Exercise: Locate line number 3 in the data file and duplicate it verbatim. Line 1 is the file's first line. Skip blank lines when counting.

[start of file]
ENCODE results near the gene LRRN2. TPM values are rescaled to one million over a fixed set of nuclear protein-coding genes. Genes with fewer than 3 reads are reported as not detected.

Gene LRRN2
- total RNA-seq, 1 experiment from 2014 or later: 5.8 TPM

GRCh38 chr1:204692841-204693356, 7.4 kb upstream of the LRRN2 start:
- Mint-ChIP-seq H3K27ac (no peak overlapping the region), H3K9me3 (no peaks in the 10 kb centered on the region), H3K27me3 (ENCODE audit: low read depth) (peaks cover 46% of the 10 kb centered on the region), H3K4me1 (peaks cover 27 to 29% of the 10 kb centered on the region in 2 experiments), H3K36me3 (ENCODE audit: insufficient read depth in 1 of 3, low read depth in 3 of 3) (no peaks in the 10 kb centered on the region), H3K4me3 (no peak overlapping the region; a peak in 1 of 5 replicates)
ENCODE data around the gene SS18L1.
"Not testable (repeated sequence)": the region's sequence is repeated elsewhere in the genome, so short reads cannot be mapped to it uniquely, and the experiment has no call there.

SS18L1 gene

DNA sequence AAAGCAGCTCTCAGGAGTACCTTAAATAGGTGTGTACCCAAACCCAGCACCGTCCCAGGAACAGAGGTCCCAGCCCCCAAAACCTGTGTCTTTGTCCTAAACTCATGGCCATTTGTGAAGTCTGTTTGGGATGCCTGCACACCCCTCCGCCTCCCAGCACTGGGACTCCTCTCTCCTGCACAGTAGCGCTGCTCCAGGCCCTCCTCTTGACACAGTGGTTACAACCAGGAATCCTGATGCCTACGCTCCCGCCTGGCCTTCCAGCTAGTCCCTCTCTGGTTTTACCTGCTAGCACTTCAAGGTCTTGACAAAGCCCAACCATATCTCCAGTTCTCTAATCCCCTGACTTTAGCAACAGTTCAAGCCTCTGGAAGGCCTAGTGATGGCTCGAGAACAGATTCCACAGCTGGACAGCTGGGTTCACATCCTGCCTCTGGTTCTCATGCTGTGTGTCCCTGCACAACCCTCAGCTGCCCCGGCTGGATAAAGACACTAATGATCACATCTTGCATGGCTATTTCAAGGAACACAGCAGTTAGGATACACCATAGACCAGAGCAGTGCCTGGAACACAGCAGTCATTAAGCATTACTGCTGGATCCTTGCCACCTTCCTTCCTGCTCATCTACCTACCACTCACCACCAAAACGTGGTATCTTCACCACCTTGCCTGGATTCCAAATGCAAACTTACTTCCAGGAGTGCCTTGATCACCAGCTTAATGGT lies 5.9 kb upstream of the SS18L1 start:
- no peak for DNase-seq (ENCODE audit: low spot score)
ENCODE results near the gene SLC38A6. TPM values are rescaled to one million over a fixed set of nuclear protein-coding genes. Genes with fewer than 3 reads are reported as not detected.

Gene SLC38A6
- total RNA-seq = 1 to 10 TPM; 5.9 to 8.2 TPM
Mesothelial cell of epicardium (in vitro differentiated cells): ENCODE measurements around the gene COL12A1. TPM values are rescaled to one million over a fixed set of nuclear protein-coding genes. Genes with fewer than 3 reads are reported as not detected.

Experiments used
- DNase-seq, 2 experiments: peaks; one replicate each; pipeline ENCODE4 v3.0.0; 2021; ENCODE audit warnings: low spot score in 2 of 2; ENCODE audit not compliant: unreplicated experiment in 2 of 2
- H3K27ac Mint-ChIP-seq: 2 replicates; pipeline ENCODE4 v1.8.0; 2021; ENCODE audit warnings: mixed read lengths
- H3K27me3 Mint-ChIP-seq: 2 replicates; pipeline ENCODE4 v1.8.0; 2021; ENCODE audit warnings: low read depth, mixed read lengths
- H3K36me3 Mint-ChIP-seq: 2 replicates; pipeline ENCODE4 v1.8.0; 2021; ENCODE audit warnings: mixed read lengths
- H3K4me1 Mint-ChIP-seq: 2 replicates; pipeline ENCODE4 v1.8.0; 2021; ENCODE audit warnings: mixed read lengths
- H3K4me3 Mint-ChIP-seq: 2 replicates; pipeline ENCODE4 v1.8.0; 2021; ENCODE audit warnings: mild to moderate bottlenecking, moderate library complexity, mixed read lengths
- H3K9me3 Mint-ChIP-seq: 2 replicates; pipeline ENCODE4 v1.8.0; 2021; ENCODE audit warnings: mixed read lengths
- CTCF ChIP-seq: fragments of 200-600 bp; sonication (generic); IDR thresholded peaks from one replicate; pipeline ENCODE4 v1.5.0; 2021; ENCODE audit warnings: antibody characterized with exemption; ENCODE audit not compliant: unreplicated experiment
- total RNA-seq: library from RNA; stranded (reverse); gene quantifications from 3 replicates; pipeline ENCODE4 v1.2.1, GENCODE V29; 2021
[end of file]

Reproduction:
- total RNA-seq, 1 experiment from 2014 or later: 5.8 TPM